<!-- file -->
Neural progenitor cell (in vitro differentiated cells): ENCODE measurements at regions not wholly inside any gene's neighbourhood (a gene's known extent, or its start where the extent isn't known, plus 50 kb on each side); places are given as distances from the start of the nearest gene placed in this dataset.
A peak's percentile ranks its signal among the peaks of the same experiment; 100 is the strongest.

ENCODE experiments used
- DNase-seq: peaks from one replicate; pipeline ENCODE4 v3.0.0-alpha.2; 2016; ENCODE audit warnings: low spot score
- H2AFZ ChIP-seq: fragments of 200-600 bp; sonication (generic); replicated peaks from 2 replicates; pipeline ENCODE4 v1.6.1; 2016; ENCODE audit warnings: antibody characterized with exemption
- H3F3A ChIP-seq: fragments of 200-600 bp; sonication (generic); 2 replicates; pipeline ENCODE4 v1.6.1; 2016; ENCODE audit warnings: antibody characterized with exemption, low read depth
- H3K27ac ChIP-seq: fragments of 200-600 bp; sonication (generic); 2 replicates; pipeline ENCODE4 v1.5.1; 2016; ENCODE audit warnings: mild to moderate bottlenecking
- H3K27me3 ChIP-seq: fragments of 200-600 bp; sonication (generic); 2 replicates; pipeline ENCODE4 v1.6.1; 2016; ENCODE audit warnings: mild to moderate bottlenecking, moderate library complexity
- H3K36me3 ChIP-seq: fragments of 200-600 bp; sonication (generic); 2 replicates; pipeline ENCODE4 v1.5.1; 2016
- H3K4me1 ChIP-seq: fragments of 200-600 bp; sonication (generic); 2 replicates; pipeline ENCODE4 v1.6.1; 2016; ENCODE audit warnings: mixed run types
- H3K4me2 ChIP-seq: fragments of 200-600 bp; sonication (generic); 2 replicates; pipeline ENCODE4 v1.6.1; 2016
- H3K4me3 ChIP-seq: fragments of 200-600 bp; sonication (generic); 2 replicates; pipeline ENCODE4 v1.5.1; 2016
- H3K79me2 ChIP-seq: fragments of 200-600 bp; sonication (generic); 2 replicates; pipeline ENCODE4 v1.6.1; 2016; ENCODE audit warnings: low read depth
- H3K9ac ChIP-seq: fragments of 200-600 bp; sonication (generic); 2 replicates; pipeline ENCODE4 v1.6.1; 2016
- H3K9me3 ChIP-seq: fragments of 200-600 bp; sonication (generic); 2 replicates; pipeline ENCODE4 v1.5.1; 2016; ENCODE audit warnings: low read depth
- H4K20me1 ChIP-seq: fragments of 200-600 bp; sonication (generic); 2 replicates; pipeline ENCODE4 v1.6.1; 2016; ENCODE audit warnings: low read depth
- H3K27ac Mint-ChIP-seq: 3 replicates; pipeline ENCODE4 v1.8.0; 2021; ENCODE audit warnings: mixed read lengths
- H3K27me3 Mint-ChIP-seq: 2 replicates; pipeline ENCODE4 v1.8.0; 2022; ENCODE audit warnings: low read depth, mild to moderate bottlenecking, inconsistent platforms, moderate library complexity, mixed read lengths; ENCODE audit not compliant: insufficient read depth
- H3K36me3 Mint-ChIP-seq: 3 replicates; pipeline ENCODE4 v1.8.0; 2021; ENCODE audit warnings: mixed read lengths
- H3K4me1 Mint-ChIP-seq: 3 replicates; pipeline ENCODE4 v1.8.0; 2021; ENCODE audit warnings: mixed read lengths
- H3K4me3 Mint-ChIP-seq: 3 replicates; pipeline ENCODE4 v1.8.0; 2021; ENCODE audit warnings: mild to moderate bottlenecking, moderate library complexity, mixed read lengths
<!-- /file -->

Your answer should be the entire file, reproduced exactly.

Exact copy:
Neural progenitor cell (in vitro differentiated cells): ENCODE measurements at regions not wholly inside any gene's neighbourhood (a gene's known extent, or its start where the extent isn't known, plus 50 kb on each side); places are given as distances from the start of the nearest gene placed in this dataset.
A peak's percentile ranks its signal among the peaks of the same experiment; 100 is the strongest.

ENCODE experiments used
- DNase-seq: peaks from one replicate; pipeline ENCODE4 v3.0.0-alpha.2; 2016; ENCODE audit warnings: low spot score
- H2AFZ ChIP-seq: fragments of 200-600 bp; sonication (generic); replicated peaks from 2 replicates; pipeline ENCODE4 v1.6.1; 2016; ENCODE audit warnings: antibody characterized with exemption
- H3F3A ChIP-seq: fragments of 200-600 bp; sonication (generic); 2 replicates; pipeline ENCODE4 v1.6.1; 2016; ENCODE audit warnings: antibody characterized with exemption, low read depth
- H3K27ac ChIP-seq: fragments of 200-600 bp; sonication (generic); 2 replicates; pipeline ENCODE4 v1.5.1; 2016; ENCODE audit warnings: mild to moderate bottlenecking
- H3K27me3 ChIP-seq: fragments of 200-600 bp; sonication (generic); 2 replicates; pipeline ENCODE4 v1.6.1; 2016; ENCODE audit warnings: mild to moderate bottlenecking, moderate library complexity
- H3K36me3 ChIP-seq: fragments of 200-600 bp; sonication (generic); 2 replicates; pipeline ENCODE4 v1.5.1; 2016
- H3K4me1 ChIP-seq: fragments of 200-600 bp; sonication (generic); 2 replicates; pipeline ENCODE4 v1.6.1; 2016; ENCODE audit warnings: mixed run types
- H3K4me2 ChIP-seq: fragments of 200-600 bp; sonication (generic); 2 replicates; pipeline ENCODE4 v1.6.1; 2016
- H3K4me3 ChIP-seq: fragments of 200-600 bp; sonication (generic); 2 replicates; pipeline ENCODE4 v1.5.1; 2016
- H3K79me2 ChIP-seq: fragments of 200-600 bp; sonication (generic); 2 replicates; pipeline ENCODE4 v1.6.1; 2016; ENCODE audit warnings: low read depth
- H3K9ac ChIP-seq: fragments of 200-600 bp; sonication (generic); 2 replicates; pipeline ENCODE4 v1.6.1; 2016
- H3K9me3 ChIP-seq: fragments of 200-600 bp; sonication (generic); 2 replicates; pipeline ENCODE4 v1.5.1; 2016; ENCODE audit warnings: low read depth
- H4K20me1 ChIP-seq: fragments of 200-600 bp; sonication (generic); 2 replicates; pipeline ENCODE4 v1.6.1; 2016; ENCODE audit warnings: low read depth
- H3K27ac Mint-ChIP-seq: 3 replicates; pipeline ENCODE4 v1.8.0; 2021; ENCODE audit warnings: mixed read lengths
- H3K27me3 Mint-ChIP-seq: 2 replicates; pipeline ENCODE4 v1.8.0; 2022; ENCODE audit warnings: low read depth, mild to moderate bottlenecking, inconsistent platforms, moderate library complexity, mixed read lengths; ENCODE audit not compliant: insufficient read depth
- H3K36me3 Mint-ChIP-seq: 3 replicates; pipeline ENCODE4 v1.8.0; 2021; ENCODE audit warnings: mixed read lengths
- H3K4me1 Mint-ChIP-seq: 3 replicates; pipeline ENCODE4 v1.8.0; 2021; ENCODE audit warnings: mixed read lengths
- H3K4me3 Mint-ChIP-seq: 3 replicates; pipeline ENCODE4 v1.8.0; 2021; ENCODE audit warnings: mild to moderate bottlenecking, moderate library complexity, mixed read lengths